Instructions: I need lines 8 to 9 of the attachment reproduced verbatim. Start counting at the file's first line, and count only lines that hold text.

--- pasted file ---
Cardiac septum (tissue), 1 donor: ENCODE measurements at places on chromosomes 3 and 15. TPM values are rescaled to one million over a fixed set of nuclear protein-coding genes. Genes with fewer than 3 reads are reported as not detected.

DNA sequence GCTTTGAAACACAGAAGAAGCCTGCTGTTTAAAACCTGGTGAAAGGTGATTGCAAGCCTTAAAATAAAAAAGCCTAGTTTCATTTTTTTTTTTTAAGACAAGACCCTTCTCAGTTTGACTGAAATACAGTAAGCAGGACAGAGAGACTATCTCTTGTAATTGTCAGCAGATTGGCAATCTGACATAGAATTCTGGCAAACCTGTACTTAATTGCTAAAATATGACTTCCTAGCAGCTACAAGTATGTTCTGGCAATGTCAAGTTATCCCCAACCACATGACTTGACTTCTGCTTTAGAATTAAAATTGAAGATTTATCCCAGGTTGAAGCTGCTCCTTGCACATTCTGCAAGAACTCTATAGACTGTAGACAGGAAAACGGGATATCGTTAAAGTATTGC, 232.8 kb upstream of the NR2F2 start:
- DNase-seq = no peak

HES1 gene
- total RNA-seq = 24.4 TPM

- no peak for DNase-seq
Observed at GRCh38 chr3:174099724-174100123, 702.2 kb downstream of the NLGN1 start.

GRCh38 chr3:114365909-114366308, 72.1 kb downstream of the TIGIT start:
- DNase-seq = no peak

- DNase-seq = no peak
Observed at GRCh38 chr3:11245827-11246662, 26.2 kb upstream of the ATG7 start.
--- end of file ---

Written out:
GRCh38 chr3:114365909-114366308, 72.1 kb downstream of the TIGIT start:
- DNase-seq = no peak